Fewer circumcisions and more venereal disease may help explain why AIDS has spread widely through heterosexual intercourse in parts of Africa but not in the United States, a report published this week concludes.
The study, conducted in Kenya, found that men with genital sores are seven times more likely than usual to catch the AIDS virus. Being uncircumcised nearly triples the risk.The researchers say their work suggests that the high prevalence of venereal diseases that cause genital sores, with more prostitution and fewer circumcisions, help explain why AIDS has been spread through sex between men and women in parts of central Africa.
In the United States, AIDS is largely transmitted through homosexual intercourse and intravenous drug use. But in Africa, experts believe, AIDS is primarily a heterosexual disease.
The study was conducted with 340 men who caught sexually transmitted diseases from prostitutes in a Nairobi neighborhood where more than 85 percent of the street walkers were infected with HIV, the virus that causes acquired immune deficiency syndrome.
"Clearly, prostitute contact, genital ulcer disease and an intact foreskin are all risk factors for HIV infection," said Dr. J. Neil Simonsen, who directed the study published in the New England Journal of Medicine.
The researchers found a strong link between AIDS risk and a sexually transmitted ailment called chancroid, a bacterial disease common in Africa but relatively rare in the United States. However, Simonsen said that two common American diseases, genital herpes and syphilis, also probably increase the chance of AIDS.
The report said that controlling diseases that cause genital sores could be an important means of stopping the spread of AIDS.
The researchers speculate that the sores might raise AIDS susceptibility by causing breaks in the skin where the virus can enter. People with genital sores also may be more likely to pass on the AIDS virus if they are already infected with it.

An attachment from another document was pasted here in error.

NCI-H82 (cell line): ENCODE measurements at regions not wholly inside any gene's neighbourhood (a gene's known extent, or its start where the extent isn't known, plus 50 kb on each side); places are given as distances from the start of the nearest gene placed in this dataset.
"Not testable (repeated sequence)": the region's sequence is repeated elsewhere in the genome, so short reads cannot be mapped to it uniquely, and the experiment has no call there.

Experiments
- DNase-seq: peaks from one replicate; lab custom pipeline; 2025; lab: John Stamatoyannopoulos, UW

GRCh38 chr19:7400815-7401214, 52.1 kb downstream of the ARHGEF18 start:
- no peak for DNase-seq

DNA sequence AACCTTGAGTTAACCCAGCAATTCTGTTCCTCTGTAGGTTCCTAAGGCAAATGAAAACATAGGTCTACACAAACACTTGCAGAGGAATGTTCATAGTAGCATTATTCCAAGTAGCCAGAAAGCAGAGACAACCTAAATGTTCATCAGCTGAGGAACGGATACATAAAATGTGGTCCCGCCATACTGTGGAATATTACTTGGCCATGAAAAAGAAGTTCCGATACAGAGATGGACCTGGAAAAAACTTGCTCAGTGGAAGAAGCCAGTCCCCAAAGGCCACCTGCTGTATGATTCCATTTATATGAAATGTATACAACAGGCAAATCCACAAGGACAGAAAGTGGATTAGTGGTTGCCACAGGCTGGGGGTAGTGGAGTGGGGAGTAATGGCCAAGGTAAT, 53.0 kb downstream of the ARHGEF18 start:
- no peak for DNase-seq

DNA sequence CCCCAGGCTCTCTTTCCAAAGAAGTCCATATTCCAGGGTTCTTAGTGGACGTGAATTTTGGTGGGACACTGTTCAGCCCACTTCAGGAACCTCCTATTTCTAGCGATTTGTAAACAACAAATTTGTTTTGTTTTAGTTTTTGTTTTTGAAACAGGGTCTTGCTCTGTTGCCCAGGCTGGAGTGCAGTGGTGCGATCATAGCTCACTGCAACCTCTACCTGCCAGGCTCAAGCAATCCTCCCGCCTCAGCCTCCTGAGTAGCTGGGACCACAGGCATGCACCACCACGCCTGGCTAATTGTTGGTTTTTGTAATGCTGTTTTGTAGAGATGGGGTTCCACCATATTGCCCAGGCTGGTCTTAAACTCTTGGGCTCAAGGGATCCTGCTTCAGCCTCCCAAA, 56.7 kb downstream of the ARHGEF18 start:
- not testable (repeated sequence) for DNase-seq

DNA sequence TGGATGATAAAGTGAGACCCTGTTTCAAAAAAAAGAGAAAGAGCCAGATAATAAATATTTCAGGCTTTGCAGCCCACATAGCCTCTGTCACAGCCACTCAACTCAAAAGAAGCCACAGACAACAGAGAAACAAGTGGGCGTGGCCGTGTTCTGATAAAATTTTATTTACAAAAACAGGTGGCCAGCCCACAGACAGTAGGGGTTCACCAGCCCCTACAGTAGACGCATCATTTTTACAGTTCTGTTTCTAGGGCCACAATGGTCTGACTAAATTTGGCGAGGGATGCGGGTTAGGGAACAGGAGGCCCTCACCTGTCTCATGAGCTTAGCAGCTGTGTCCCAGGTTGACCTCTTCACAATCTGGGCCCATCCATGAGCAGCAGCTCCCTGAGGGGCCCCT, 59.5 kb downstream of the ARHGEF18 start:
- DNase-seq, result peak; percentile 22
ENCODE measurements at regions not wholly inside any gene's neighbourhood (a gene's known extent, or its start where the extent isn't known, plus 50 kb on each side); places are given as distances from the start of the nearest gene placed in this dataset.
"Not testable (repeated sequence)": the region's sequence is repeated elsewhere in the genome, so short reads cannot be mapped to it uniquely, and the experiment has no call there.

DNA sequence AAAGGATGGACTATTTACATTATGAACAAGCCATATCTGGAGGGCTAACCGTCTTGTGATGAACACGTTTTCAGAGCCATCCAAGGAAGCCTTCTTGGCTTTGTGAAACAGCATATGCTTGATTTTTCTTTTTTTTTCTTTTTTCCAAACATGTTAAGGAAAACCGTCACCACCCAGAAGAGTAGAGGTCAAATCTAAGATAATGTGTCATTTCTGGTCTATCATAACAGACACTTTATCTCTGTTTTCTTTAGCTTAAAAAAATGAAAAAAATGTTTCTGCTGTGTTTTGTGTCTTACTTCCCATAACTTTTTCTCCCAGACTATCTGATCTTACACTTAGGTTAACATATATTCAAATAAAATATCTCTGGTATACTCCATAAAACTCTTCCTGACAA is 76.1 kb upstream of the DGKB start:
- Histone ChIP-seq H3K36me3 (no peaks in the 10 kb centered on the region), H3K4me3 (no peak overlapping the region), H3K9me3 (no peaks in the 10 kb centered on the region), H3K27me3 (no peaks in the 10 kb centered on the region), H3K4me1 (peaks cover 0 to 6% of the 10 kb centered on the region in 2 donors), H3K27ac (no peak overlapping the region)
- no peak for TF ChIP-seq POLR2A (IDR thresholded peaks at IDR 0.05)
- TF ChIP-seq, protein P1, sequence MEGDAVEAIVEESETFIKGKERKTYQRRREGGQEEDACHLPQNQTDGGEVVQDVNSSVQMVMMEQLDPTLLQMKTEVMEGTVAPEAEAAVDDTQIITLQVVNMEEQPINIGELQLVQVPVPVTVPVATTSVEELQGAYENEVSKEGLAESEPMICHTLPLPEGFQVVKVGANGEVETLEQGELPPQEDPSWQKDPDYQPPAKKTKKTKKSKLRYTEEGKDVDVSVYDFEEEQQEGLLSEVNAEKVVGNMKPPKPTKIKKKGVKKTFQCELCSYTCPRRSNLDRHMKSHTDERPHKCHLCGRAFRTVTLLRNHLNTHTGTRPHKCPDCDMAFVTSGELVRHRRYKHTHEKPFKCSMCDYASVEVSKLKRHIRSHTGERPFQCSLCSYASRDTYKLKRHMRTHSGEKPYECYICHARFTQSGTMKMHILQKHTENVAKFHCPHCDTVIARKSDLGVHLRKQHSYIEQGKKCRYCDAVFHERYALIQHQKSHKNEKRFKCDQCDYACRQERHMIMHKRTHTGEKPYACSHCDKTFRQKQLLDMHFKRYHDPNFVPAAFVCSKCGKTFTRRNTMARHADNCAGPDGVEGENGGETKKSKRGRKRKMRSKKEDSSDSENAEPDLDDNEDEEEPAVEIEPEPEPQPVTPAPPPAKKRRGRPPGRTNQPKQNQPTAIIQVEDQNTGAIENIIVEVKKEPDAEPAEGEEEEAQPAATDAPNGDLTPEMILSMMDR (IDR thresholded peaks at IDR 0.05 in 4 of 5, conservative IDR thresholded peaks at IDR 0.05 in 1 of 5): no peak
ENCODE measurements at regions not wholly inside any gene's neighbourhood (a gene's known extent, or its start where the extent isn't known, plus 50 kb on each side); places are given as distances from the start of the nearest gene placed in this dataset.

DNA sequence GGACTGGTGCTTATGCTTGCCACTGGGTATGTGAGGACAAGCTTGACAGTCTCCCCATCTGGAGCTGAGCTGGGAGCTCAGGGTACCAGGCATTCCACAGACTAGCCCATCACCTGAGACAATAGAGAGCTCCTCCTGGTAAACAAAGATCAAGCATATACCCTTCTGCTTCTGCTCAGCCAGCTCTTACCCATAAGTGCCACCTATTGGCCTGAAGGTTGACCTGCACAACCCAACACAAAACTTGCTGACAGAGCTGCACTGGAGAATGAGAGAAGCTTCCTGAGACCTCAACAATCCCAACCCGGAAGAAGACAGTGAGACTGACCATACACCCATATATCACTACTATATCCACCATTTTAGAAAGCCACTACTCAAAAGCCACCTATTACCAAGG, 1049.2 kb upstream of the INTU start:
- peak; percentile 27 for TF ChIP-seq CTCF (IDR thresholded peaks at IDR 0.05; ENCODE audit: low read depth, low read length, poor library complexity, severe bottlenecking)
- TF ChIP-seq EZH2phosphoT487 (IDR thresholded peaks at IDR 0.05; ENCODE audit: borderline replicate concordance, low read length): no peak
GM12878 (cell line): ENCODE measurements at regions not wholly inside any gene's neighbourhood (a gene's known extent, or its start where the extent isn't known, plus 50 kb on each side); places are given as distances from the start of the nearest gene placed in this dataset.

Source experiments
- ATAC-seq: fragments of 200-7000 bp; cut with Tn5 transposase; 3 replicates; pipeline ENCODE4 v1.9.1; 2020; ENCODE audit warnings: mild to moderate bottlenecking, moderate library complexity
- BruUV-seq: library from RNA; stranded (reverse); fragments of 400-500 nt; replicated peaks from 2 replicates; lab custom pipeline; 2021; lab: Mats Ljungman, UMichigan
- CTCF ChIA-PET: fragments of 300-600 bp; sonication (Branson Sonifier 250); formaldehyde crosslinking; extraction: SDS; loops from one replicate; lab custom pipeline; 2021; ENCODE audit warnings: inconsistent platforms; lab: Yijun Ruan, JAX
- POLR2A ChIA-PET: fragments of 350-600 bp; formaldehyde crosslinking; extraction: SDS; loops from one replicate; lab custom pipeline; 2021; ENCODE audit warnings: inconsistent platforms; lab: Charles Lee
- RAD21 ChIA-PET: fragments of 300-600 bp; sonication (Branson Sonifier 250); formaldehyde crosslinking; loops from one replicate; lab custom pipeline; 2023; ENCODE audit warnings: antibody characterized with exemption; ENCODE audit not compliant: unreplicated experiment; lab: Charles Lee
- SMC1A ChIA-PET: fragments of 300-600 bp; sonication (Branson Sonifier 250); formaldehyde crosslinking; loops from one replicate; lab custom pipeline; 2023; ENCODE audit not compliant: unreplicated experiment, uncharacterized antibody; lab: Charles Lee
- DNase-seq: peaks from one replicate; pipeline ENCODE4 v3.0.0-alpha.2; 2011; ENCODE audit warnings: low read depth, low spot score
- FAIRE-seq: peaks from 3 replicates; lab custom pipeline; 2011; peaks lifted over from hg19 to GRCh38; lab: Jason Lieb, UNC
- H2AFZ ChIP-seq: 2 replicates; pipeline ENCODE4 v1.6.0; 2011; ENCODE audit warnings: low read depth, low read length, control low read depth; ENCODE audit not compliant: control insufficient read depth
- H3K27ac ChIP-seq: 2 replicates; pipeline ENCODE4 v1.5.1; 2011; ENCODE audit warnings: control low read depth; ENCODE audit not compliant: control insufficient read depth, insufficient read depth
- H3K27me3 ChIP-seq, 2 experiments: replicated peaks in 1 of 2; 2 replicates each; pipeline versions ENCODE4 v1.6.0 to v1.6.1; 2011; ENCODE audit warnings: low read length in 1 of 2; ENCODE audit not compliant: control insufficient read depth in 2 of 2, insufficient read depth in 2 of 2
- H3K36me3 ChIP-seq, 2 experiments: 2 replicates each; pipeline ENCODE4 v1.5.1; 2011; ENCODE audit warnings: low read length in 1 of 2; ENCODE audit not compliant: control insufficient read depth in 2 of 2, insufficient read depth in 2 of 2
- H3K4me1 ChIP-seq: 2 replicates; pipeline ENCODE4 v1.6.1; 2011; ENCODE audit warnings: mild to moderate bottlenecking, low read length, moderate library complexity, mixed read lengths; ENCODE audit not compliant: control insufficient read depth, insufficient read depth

The researchers are unsure how being uncircumcised might increased the AIDS risk. But Simonsen said it's possible that "the presence of a foreskin offers a nice, moist micro-environment for the AIDS virus to survive longer and have a greater chance of penetration through little nicks in the skin that are a normal part of sexual intercourse."
Even though the report found an association between circumcision and AIDS risk, it does not prove that circumcision actually helps protect people from infection.
"Based on this data, it's not possible to recommend that everybody run out and get circumcised," Simonsen said. "The association is strong and probably will be causal, but you can't conclude that."
The researchers said that 85 percent of white American men are circumcised. Circumcision practices vary from tribe to tribe in Africa. In the Kenyan study, three-quarters of the men were circumcised.
Simonsen, a physician at Case Western Reserve University in Cleveland, conducted the work with researchers from the University of Nairobi, the Kenya Medical Research Institute, the Nairobi Special Treatment Clinic, the University of Manitoba and the Institute of Tropical Medicine in Belgium.
In an accompanying editorial, Dr. Jonathan M. Mann of the World Health Organization estimated that there have been 250,000 cases of AIDS worldwide, and between 5 million and 10 million people are probably infected with the AIDS virus.
He said other factors that may contribute to AIDS in Africa are blood transfusions, the use of unclean needles and infection of babies by their mothers during childbirth.